From feral Keynesianism to social revolution
15 May 2012
Nicolas Sarkosy has fallen, and Angela Merkel looks like being next, as a majority of Europeans reject austerity policies that mean that millions of citizens will never work again and face a life of penury and hopelessness.
Once upon a time – a very long time ago – European governments solved their economic crises by exporting a stream of surplus people to kick-start new economies in “unpopulated” regions of the globe – the Americas, Australia and Africa. The use-by date on that option had long passed when Hitler launched his mad attempt to apply it across a vast swathe of eastern Europe and Central Asia by liquidating whole nations and colonising the ruins with millions of eager German colonists his bureaucrats couldn’t find for looking.
The demise of the population export option left only two others: cutting lending and spending back to nothing and letting the whole shebang descend into Dickensian horror – the unrestricted war of each against all – or managing the inherent instability of capitalism with a high level of government economic intervention, the great theorist of which was John Maynard Keynes.
Classical Keynesianism of the years from the Great Depression to the late 1960s had governments staving off the treat of fundamental social revolution by investing in social programs and big infrastructure projects. The idea was that this spending directly and indirectly generated employment and the results spilled downwards into the rest of the economy, ameliorating the effects of social inequality.
Keynes himself satirised his method by saying that unemployment would be solved if the government paid people to stuff banknotes into bottles, dump them in old coalmines, fill the mines in with municipal rubbish, and then pay private enterprise to dig them up to reclaim the money.
By contrast, Keynes’ economic traditionalist opponents reckoned that the moment a crisis emerged you should cut government spending to the bone to balance the budget. Typically, the result was that unemployment soared, less, rather then more, tax was paid, the government went further into the red and the population drifted to either the left or the far right versions of radicalism.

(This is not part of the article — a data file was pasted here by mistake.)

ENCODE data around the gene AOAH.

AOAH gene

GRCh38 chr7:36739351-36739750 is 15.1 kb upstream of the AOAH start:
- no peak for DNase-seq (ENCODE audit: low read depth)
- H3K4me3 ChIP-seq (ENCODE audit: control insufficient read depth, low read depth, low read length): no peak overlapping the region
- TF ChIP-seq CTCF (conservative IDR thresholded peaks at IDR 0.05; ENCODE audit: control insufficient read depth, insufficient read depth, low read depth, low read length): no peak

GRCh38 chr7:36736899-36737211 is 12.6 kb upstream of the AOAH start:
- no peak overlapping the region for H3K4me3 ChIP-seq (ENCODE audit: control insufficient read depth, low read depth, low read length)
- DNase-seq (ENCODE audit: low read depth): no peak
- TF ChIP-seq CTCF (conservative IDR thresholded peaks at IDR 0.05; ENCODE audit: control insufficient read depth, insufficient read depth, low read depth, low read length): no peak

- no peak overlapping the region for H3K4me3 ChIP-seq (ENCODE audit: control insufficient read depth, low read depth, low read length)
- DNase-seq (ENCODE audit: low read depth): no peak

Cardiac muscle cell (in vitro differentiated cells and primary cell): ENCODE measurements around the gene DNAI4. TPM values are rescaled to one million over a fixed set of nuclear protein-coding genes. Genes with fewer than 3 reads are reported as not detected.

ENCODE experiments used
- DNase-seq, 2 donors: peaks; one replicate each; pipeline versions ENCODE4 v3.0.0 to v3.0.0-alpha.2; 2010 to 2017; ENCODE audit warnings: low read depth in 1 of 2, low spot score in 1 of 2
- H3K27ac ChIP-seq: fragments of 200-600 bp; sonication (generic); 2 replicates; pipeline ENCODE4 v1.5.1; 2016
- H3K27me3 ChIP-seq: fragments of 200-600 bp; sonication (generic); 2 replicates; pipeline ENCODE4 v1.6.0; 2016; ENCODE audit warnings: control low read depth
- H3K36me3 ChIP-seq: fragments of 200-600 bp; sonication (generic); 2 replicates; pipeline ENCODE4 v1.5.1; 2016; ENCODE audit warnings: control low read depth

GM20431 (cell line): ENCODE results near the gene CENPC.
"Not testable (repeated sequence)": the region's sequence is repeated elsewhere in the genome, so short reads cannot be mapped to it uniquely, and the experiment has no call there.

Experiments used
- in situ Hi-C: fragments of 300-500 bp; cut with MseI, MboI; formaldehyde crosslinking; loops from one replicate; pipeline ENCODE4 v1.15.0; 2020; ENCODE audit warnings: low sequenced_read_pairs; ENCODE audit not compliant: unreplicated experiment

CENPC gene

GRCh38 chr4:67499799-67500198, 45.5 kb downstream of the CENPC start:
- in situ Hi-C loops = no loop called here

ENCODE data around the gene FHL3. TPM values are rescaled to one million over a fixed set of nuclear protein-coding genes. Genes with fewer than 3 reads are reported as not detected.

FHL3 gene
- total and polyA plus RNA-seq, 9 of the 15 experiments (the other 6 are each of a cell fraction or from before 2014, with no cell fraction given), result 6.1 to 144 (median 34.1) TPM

In the upshot, very roughly speaking, the problem of the Great Depression, which Keynes originally addressed, was solved by World War II, the preparation for which, and the conflict itself, was the greatest Keynesian stimulus package imaginable. Governments taxed and borrowed to the hilt to employ hundreds of millions of people to produce, operate and destroy vast amounts of technological stuff as well as trashing unprecedented amounts of already existing infrastructure.
In the midst of this orgy of creation and destruction, a whole new basis for stimulus was required and duly, in July 1944, the Bretton Woods agreement was born and the world capitalist system was saved by US dollars backed by US bullion. But in 1971 this solution fell into crisis and gold convertibility was terminated in favour of a system of virtually unlimited credit.
The long-dead Keynes ostensibly went out of fashion, but his ghost still walked. The new Keynesianism – which segued in after the end of the gold standard – went by the name of neo-liberalism. Now the whole project was outsourced to deregulated banks that handed out cheaper and cheaper credit to anybody with a pulse – ranging from hapless low-wage chancers in dead-end jobs to criminal Wall Street financiers. Keynesianism had gone feral.
Where once, getting a loan from the bank was an almost comically serious business in which you put on your best suit for an appointment with an elderly, anally-retentive bank manager, the new version of Keynesianism was a teenage bank employee driving round to your place to offer you as much cheap money as you thought you wanted.
All this was supposed to stimulate “growth” and maintain the semblance of wealth trickling down, but it was actually just a recipe for what became known as the global financial crisis. Governments which had controlled and directed the old version of Keynesianism, now became the victims of its outsourced and uncontrollable new incarnation.
There is a very real sense here that the whole range of old options for solving the global financial crisis within the framework of capitalism are bankrupt, dead, kaput. The problem is now too big, too chronic, and too universal for the old solutions to work.